▼ What is a qualified tuition program?

The Section 529 is a college savings program available in most states. Money is invested to cover the costs of future education. These investments grow tax free and the distributions may also be tax-free.

▼ What differentiates the Coverdell Section 530 and the Section 529?

  • The Section 529 allows for much larger yearly investments, whereas the Section 530 currently only allows for $2000 annually.
  • The choice of investments in the Section 529 is extremely conservative and limited while the Section 530 allows for many different options.
  • The Section 530 is a nationwide program while the 529 varies from state to state.
  • The Section 530 will let you use its funds for primary and secondary education, while the Section 529 can only be used for secondary.
▼ Can I take money from my traditional or Roth IRA to fund my child’s education?

Yes, you can take distributions from your IRAs for qualifying education expenses without having to pay the 10% additional tax penalty. You may owe income tax on at least part of the amount distributed, but not the additional penalty. The amount of the distribution that is more than the education expense does not qualify for the 10% tax exception.

▼ What tax deductions can be used for college education?

There is a limited deduction allowed for higher education and related expenses. In addition, business expense deductions are allowed, without a dollar limit, for education related to the taxpayer’s business, employment included.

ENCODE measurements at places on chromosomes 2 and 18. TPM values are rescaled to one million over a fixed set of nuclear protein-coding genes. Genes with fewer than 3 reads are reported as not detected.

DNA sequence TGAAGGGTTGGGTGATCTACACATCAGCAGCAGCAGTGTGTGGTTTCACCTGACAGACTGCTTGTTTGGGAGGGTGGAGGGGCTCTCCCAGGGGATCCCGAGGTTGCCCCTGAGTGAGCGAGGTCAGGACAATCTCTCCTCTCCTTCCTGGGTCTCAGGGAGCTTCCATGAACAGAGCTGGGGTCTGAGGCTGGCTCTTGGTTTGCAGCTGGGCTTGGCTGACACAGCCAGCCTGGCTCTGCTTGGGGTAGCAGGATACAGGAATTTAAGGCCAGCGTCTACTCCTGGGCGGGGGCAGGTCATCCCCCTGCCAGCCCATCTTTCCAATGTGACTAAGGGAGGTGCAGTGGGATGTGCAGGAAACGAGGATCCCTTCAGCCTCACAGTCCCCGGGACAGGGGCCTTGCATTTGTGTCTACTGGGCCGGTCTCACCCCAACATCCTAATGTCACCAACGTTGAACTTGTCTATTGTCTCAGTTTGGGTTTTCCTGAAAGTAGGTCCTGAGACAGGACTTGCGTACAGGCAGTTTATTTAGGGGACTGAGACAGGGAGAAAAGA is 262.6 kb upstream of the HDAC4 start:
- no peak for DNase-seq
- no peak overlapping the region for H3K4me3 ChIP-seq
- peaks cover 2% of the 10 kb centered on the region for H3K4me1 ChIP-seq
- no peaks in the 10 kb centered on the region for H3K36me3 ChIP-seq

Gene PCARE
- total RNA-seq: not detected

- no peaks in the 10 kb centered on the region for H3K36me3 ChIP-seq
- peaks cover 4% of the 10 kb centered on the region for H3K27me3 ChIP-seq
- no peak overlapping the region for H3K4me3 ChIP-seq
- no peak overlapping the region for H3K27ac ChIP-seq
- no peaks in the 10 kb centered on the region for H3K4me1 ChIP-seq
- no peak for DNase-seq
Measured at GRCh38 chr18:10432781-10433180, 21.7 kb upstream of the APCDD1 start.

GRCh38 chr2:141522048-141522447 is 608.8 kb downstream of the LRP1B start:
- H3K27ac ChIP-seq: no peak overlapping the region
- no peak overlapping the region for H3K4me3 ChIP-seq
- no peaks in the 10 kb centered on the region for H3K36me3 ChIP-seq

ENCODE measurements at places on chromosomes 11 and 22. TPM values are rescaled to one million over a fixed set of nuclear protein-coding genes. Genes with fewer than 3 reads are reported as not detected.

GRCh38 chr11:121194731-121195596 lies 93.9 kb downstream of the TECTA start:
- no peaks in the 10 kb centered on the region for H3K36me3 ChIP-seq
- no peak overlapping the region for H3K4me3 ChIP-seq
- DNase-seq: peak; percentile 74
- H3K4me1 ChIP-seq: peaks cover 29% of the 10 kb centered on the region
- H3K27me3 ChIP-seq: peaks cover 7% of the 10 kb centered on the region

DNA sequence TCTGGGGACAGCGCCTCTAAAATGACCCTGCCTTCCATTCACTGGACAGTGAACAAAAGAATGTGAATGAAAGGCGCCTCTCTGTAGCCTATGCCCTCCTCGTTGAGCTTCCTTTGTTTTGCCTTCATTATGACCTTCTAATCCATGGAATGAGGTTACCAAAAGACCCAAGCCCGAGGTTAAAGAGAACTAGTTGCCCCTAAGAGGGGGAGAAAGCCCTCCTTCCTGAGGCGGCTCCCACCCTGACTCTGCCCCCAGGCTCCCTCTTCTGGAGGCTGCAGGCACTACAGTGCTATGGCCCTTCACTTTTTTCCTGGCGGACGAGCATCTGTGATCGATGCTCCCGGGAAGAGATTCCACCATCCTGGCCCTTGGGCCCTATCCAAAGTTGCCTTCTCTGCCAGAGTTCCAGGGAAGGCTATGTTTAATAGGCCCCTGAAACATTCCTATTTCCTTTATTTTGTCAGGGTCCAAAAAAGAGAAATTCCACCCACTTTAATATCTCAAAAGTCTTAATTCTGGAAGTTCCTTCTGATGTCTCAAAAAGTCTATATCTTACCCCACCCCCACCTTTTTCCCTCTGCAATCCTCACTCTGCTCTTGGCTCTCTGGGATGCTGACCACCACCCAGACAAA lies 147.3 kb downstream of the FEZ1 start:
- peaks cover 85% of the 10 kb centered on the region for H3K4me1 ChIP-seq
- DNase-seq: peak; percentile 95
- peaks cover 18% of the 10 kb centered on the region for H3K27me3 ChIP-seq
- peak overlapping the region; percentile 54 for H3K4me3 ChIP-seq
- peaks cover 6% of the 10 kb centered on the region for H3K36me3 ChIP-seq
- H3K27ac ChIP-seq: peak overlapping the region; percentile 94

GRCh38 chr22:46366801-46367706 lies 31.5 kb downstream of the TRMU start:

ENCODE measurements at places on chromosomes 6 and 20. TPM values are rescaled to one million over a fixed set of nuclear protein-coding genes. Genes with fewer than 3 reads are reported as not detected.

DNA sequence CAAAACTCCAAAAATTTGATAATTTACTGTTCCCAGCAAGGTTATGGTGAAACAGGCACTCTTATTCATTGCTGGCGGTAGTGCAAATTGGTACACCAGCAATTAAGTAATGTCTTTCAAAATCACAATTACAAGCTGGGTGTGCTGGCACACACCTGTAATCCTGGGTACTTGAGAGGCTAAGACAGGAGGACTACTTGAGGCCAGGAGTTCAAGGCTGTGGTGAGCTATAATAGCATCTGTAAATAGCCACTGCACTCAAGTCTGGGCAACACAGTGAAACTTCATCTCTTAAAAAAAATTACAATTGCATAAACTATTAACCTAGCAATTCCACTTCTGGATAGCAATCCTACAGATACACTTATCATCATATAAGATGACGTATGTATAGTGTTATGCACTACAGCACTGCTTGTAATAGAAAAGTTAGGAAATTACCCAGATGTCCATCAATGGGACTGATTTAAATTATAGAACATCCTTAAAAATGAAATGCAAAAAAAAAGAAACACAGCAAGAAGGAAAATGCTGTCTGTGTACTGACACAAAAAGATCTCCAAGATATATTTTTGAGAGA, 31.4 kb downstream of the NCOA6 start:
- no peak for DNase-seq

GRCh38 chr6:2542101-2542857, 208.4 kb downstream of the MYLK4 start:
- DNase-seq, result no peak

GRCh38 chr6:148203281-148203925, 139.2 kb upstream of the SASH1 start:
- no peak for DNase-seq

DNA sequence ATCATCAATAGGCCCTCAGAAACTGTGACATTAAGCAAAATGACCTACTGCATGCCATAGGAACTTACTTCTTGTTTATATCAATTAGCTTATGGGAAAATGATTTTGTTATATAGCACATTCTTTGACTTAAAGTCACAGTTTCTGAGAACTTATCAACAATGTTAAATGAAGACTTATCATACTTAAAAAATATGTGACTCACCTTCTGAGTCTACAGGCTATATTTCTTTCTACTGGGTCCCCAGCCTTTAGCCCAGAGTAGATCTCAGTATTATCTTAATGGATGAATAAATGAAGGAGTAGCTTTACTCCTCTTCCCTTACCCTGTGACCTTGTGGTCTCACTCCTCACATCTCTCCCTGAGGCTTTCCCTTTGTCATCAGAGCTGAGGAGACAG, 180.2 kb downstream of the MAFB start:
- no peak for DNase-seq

▼ Is student loan interest tax deductible?

In certain instances, yes, although deductions need to adhere to a few guidelines. The deduction is also subject to income phaseouts.

  • The deduction ceiling is $2,500.
  • If you are a dependant, you may not claim the interest deduction.
  • You need to be the person liable for the debt and the loan must be purely for education.
▼ Can I deduct for education that helps at the workplace?

If you are receiving this education to maintain or improve skills at your current job, yes, but not if it is to meet the minimum requirements.

Our Scarsdale tax preparers here at Herman & Company CPA’s are here for all your financial needs. Please contact us for all inquiries and to receive your free personal finance consultation!

Herman and Company CPA’s proudly serves Bedford Hills NY, Chappaqua NY, Pound Ridge NY, Scarsdale NY, Rye NY, Mamaroneck NY, Stamford CT and beyond.

Photo Credit: College Degrees 360 via Photopin cc

Taxes on College Savings Accounts

Scarsdale accountant Paul Herman of Herman & Company CPA’s has all the answers to your personal finance questions!

In recent years, parents have lent an ear to a similar tune: Take the reins of any and every type of tax-advantaged savings account in order to save for your children’s enormous college bills. The message has resonated very clear. A majority of families are now saving for college using on average two types of college savings vehicles. Almost 16% of households are using three. College Savings and Taxes Tips from Scarsdale AccountantOften, this mix includes the more traditional accounts, such as Uniform Gifts to Minors Act (UGMA), as well as tax-deferred education programs like 529 Savings Plans and Coverdell Education Savings Accounts (ESAs). Alternatively, other households are investing in a combination of aforementioned tax-advantaged plans, and taxable brokerage accounts.